Christine Byrch at Godley Hut 2012: image by Pat Deavoll
The hut is managed on behalf of NZAC by the Department of Conservation. The South Canterbury Section of NZAC hold themselves responsible for the maintenance of Godley Hut and regularly hold work parties on site.
– SC Section-May work party of 9: lead head nails replaced with TEK screws on roof and gables, door and frame sealed and trued up, windows flashed and sealed, water-proofed and painted, general clean-out (door to be replaced in spring 2012)
– New mattresses installed and minor repairs made to flooring. Agreement signed with DoC for ongoing management.
– engineering assessment and hut was to be retired by 2005, but ongoing work by members undertaken to bring the hut up to a better standard
– ANZAC weekend part of the hut walls were lined, bunks built and the hut was reopened and habitable, although not quite finished
– At Easter, Canty/Westland members re-erected the hut c. 275m north-east just above the Fitzgerald Stream
– Canty/Westland members disassembled the entire hut as soon as possible
– Floods in February left one corner of the hut suspended in mid-air.
Godley Hut Dismantling – Allan Rattray on belay: photo by Ivan Pickens
Godley Hut Dismantling Derrick Cook (Right): photo by Ivan Pickens1951 –
– Construction completed. The official opening of the hut 24th December by AP Harper and GE Mannering (Foundation Members and ex-Presidents of the NZAC)
An account of the construction and first camp held at the new site of the Godley Hut appears in the NZAC annual Alpine Journal of June 1935 Vol VI No.22
– A combined effort by sections was agreed upon to raise funds for the construction of a hut.
History and DoC Inspection Report
Godley Hut is located a few kilometres downstream from the Godley Glacier and just upstream of Fitzgerald stream near the confluence with the Godley River. The glacial moraine lake from the Grey and Maud glaciers is nearby. The area is very barren with a lot of fractured rock from the glacial moraines. The site is slightly elevated in front of a solid rock outcrop with a series of ridges and gullies rising up a mountainside behind the outcrop.
Godley Hut is very old, being built in 1934. The structural timber is still in good condition but the hut is seated directly on the rocky ground with no piles. The level and spacing of the supporting rocks are inconsistent causing a very uneven floor and also walls to be out of plumb. The retirement date for the hut is 2005 which given the existing condition of the hut seems to be quite appropriate. To extend the life of the hut beyond this date would require re-piling and re-levelling which has been estimated as a future remedial cost of $3,000. Current remedial work required has been estimated at a value of $1,735 which mainly consists of damage at the entrance (D1) caused by leakage at the door.
Uneven rock supports have caused unevenness in floor levels and the building is generally out of plumb in several places. The building may have been constructed like that originally or there may have been long term movement or settlement of the rock foundations. The hut has been there a long time in a harsh environment so unevenness in levels is not unexpected. Even so it is a sign of slow degradation of the hut which may eventually lead to its structural instability. The hut retirement is currently set for 2005 which seems to be quite realistic given its current condition without major remedial work being carried out including re-levelling and re-piling.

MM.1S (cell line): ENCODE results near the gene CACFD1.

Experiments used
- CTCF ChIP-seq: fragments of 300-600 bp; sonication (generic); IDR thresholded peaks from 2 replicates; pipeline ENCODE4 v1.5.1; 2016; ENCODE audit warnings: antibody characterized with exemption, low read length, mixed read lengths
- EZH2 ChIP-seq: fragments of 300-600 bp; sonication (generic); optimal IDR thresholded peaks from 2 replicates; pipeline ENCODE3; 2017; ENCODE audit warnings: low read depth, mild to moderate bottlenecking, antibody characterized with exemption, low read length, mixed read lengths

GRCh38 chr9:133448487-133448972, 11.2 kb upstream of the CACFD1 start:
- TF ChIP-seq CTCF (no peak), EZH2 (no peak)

Solution: Re-pile and re-levelling of the subfloor, $3,000
Subfloor: Joists and bearers at D1 entrance are rotten. The extent is hard to gauge due to difficult access. Rain has been getting under the door and through the floorboards which are also rotten. The door has no cover or porch over it for protection from the rain.
Some wire ties to rock foundations are missing or cut.
Solution: Cut through the floor at the entrance to gain access to rotten joists and bearers. Remove those affected by rot and replace with new members, $250.
Flooring: T&G flooring is rotten at door D1 entrance – see section D1
Solution: Replace affected flooring, Provide steel plate to the bottom of the door and over the new floor at the base of door entrance. Provide new wire ties between bearers and rock foundations, $500.
Joinery: Door D1 exterior frame fascia is rotting. Window W5 exterior sill is rotting. Generally, all exterior framing of joinery members is old and worn.
Solution: Replace D1 exterior frame fascia, Replace window W1 exterior sill joinery, Re-paint all exterior joinery $470
Toilet There is no ventilation pipe to the toilet and it has a bad smell. DOC means of compliance guidelines recommends vented toilet seats. There is no toilet seat. DOC means of compliance recommends toilet seats and lid s for Personal Hygiene. There are no tie-downs. The floor and a joist is rotten at the entrance.
Solution: Provide a plastic toilet seat and lid. Replace the plywood floor and the joist. Cover the new floor with a strip of steel at the entrance. Recommend provision of tie-downs, $590.